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Date: Fri 04-Oct-1996

Date: Fri 04-Oct-1996

Publication: Bee

Author: ANDYG

Quick Words:

P&Z-lawsuit-Stefanko-HHH

Full Text:

Couple Sues Over Habitat Housing Plan

B Y A NDREW G OROSKO

A Sandy Hook couple that lives next to the Philo Curtis Road site planned for

the construction of two affordable houses has sued the Planning and Zoning

Commission (P&Z) and the developer over the town's approval of the project.

In documents filed in Danbury Superior Court, John and Carina Stefanko of 71

Philo Curtis Road sue the P&Z and Housatonic Habitat for Humanity (HHH) over

the P&Z's September 5 decision to permit HHH to build two owner-occupied

affordable single-family houses for low- and moderate-income families next to

the Stefanko residence.

The town owns the 3.5-acre parcel upon which the P&Z gave HHH permission to

create a two-lot residential subdivision. The town has planned to give HHH the

land for the affordable housing project.

In the suit, the Stefankos state they are aggrieved by the decision to allow

the subdivision because they own land next to the site and will suffer the

direct adverse effects of traffic and hazardous waste from that site.

The Stefankos claim that in approving the subdivision, the P&Z acted

illegally, arbitrarily and abuse of the discretion vested in it because: the

P&Z improperly created rear house lots in violation of the town zoning

regulations; excavation and filling planned for the subdivision will uncover

or disturb hazardous waste or petroleum products buried on the site by the

town in the past; the contaminants are likely to harm the Stefankos and others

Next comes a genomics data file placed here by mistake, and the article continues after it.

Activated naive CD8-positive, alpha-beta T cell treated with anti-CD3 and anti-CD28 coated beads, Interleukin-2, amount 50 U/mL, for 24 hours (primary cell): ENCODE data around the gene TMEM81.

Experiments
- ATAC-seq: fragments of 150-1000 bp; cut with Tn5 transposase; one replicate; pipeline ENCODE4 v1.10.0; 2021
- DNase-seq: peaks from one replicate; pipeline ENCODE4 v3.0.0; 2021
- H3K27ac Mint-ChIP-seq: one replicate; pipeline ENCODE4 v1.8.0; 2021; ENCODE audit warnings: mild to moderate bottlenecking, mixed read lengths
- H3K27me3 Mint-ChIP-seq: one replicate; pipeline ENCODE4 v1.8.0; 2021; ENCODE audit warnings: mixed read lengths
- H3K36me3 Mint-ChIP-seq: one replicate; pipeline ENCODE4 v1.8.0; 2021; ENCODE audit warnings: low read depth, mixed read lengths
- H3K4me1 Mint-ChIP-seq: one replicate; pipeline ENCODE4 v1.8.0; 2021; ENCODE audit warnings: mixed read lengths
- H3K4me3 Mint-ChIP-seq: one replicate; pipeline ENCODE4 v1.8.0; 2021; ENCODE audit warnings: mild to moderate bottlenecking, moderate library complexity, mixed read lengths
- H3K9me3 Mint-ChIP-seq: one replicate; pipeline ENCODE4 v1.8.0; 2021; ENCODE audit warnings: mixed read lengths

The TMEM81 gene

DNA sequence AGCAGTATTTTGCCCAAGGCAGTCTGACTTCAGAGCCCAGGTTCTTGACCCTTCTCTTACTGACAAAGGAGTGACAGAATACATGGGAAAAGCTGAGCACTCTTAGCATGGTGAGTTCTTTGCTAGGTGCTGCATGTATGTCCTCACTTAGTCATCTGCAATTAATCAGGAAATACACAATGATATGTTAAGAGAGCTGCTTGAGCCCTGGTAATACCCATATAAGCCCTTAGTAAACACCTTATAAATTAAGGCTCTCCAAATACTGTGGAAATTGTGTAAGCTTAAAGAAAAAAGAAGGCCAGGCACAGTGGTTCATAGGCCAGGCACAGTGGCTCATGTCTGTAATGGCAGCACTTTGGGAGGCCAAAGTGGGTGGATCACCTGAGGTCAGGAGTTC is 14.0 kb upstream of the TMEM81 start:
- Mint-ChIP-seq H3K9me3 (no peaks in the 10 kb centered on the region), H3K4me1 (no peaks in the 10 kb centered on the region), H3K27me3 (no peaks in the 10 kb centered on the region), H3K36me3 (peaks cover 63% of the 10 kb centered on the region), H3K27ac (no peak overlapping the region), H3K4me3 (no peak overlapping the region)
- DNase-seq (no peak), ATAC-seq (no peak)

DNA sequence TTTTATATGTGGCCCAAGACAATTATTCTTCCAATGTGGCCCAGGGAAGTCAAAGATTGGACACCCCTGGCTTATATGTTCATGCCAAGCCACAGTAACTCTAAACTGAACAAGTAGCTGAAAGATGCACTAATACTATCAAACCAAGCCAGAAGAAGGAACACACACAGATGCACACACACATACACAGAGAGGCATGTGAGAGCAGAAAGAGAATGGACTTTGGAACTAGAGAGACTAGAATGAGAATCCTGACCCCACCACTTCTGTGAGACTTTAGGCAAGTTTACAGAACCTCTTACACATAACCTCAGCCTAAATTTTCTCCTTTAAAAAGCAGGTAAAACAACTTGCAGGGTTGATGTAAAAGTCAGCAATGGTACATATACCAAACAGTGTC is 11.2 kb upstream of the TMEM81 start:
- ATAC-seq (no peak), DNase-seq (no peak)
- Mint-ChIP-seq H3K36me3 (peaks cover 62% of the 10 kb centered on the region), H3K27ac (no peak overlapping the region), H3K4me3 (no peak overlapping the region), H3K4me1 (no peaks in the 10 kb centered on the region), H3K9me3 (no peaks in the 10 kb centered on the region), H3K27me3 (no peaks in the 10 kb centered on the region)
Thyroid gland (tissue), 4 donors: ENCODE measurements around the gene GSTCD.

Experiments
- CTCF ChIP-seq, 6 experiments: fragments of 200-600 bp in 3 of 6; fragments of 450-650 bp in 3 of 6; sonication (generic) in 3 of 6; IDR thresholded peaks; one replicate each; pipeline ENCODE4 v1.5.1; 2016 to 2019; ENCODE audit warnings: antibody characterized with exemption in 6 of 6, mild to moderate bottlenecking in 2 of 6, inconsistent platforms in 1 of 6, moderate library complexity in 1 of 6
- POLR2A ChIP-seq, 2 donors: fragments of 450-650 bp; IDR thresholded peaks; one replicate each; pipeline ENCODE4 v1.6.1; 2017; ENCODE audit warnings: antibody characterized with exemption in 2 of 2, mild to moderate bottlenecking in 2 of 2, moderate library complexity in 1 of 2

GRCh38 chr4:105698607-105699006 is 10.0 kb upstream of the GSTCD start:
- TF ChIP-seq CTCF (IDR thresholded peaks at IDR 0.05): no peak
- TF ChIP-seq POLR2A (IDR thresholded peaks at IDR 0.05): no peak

in violation of the town's zoning and subdivision regulations; and traffic

from the site will interfere with the Stefanko's driveway easement granted by

the town.

The HHH subdivision was one of the last such subdivisions to be considered

involving one-acre, rear lot zoning. The P&Z repealed one-acre rear-lot zoning

August 12. The commission accepted HHH's development proposal for review on

August 1, thus allowing the application to be considered as a rear-lot

development project.

The affordable housing proposal encountered various delays before reaching the

P&Z for review. The delays involved deed restrictions on the land proposed for

development.

At past public meetings on the HHH proposal, John Stefanko has said he fears

that if low-income housing is built nearby, his property's value would

decrease. "I don't want anything taken from me that I've worked so hard to

achieve," he said recently.

Mr Stefanko has said he doesn't object to one house being built next to him,

but two houses are one house too many, crowding the area.

Other people at public meetings, however, have stressed the need for local

affordable housing. Nancy Gossling of Country Squire Road has said the

development proposal provides an opportunity to build two affordable houses,

an opportunity which should be seized because it's unclear when another such

opportunity might arise again.

HHH is an independent, non-profit affiliate of the international Christian

housing ministry based in Americus, Georgia. Volunteers and low-income

families work together using tax-deductible donations of money and materials

to build new homes.

The Stefankos are represented by Danbury Attorney Ward Mazzucco in the lawsuit

against the P&Z and HHH. The town and HHH are scheduled to appear in court

November 12 to answer the claims made in the suit.